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    • "There are reports that mTORC2 is required for development of certain cancers with PTEN loss [26]. C33A cells are PTEN defective, and we found that SC-66 is a potent mTORC2 inhibitor. "
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    ABSTRACT: PI3K/AKT pathway alterations are associated with incomplete response to chemoradiation in human cervical cancer. This study was performed to test for mutations in the PI3K pathway and to evaluate the effects of AKT inhibitors on glucose uptake and cell viability. Mutational analysis of DNA from 140 pretreatment tumor biopsies and 8 human cervical cancer cell lines was performed. C33A cells (PIK3CAR88Q and PTENR233*) were treated with increasing concentrations of two allosteric AKT inhibitors (SC-66 and MK-2206) with or without the glucose analogue 2-deoxyglucose (2-DG). Cell viability and activation status of the AKT/mTOR pathway were determined in response to the treatment. Glucose uptake was evaluated by incubation with 18F-fluorodeoxyglucose (FDG). Cell migration was assessed by scratch assay. Activating PIK3CA (E545K, E542K) and inactivating PTEN (R233*) mutations were identified in human cervical cancer. SC-66 effectively inhibited AKT, mTOR and mTOR substrates in C33A cells. SC-66 inhibited glucose uptake via reduced delivery of Glut1 and Glut4 to the cell membrane. SC-66 (1 µg/ml-56%) and MK-2206 (30 µM-49%) treatment decreased cell viability through a non-apoptotic mechanism. Decreases in cell viability were enhanced when AKT inhibitors were combined with 2-DG. The scratch assay showed a substantial reduction in cell migration upon SC-66 treatment. The mutational spectrum of the PI3K/AKT pathway in cervical cancer is complex. AKT inhibitors effectively block mTORC1/2, decrease glucose uptake, glycolysis, and decrease cell viability in vitro. These results suggest that AKT inhibitors may improve response to chemoradiation in cervical cancer.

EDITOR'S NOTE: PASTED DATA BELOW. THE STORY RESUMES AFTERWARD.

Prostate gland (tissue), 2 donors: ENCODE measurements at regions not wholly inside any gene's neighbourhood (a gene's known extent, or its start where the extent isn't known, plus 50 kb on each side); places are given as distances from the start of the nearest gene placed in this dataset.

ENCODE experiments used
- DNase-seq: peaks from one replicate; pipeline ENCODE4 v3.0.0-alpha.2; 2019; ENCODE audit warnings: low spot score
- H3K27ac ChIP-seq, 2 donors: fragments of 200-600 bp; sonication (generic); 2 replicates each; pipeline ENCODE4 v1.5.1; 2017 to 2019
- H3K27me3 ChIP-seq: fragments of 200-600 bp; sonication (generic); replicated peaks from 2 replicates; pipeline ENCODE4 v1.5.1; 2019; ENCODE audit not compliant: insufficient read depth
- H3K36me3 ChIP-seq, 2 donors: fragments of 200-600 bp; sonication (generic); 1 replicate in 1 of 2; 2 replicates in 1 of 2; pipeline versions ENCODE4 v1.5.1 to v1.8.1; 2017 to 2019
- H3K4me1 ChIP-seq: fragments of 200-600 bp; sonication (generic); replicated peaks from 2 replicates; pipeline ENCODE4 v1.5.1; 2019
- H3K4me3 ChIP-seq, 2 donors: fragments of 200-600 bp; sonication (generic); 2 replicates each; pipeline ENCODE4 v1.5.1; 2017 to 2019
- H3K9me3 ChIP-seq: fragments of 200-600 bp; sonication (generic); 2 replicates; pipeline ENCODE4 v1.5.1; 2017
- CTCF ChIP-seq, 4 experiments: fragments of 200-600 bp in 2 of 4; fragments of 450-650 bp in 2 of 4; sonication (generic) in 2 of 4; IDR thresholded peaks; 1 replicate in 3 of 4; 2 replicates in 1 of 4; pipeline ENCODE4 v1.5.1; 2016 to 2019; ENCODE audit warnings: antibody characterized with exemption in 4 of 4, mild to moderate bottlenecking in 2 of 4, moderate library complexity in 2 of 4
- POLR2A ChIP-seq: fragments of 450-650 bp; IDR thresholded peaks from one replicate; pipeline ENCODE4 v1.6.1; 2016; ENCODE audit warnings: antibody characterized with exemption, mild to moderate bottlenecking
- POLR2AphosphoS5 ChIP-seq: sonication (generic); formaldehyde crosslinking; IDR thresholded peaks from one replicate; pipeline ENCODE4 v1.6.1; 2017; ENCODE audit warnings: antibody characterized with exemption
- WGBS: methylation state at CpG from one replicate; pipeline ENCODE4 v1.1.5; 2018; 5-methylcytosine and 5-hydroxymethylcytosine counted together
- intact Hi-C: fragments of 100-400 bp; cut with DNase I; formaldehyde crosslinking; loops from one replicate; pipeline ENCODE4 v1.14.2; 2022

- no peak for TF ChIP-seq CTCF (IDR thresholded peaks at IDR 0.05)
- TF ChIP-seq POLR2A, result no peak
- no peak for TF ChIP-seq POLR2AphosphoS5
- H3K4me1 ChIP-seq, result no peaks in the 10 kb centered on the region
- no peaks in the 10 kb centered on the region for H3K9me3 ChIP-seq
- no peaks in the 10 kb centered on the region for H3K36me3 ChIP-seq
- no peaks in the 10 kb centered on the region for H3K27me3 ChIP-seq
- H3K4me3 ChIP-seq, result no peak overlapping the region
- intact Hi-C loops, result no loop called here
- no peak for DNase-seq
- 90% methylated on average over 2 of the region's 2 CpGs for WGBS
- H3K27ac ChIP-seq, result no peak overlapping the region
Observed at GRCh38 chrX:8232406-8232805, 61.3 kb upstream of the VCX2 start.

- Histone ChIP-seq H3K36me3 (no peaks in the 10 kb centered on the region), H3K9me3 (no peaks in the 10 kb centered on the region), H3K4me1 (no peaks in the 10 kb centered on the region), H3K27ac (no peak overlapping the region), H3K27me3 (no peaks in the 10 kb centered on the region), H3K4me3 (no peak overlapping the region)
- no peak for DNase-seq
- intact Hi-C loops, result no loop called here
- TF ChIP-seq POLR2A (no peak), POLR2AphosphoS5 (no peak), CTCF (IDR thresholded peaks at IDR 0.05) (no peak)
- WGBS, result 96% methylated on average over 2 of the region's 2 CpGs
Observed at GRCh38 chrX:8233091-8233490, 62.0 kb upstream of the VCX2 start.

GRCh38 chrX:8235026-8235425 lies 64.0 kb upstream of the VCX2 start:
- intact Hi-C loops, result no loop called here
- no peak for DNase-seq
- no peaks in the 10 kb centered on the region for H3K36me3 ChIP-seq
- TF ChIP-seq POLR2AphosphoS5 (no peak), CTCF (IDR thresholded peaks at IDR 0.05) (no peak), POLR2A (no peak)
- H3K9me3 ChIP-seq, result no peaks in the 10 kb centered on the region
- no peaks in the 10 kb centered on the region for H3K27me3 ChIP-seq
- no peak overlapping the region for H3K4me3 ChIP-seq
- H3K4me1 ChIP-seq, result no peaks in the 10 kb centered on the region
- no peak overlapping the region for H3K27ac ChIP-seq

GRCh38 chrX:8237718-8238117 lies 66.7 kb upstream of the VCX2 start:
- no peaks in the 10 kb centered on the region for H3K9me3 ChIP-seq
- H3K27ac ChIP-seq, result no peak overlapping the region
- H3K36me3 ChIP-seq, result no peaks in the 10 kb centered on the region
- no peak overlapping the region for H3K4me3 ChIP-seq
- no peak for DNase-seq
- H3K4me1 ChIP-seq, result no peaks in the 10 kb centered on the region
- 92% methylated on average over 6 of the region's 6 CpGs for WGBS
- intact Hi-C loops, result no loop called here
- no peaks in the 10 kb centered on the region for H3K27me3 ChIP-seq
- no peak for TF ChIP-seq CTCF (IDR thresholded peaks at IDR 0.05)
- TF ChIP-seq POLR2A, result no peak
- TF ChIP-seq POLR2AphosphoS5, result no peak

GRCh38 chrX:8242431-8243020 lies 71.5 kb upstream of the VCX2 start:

Full-text · Article · Apr 2014 · PLoS ONE
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    • "While the relevance of mTORC1 to human carcinogenesis has been well-documented, whether mTORC2 is critical to human cancer development remains unknown. Recently, RICTOR, the unique structure of mTORC2, was found to be necessary to the tumor formation of PTEN-deficient prostate epithelial cells in nude mice, indicating that mTORC2 can function in synergy with PI3K to promote tumorigenesis [50]. In addition, inhibition of mTORC2 reduced proliferation and anchorage-independent growth of human cancer cells by inducing downregulation of cyclin D1 and cell cycle arrest at G1 phase [51]. "
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    ABSTRACT: As the fifth most common cancer in men and the eighth most common cancer in women, hepatocellular carcinoma (HCC) is the leading cause of cancer-related deaths worldwide, with standard chemotherapy and radiation being minimally effective in prolonging survival. Virus hepatitis, particularly HBV and HCV infection is the most prominent risk factor for HCC development. Mammalian target of rapamycin (mTOR) pathway is activated in viral hepatitis and HCC. mTOR inhibitors have been tested successfully in clinical trials for their antineoplastic potency and well tolerability. Treatment with mTOR inhibitor alone or in combination with cytotoxic drugs or targeted therapy drug scan significantly reduces HCC growth and improves clinical outcome, indicating that mTOR inhibition is a promising strategy for the clinical management of HCC.
    Full-text · Article · Apr 2014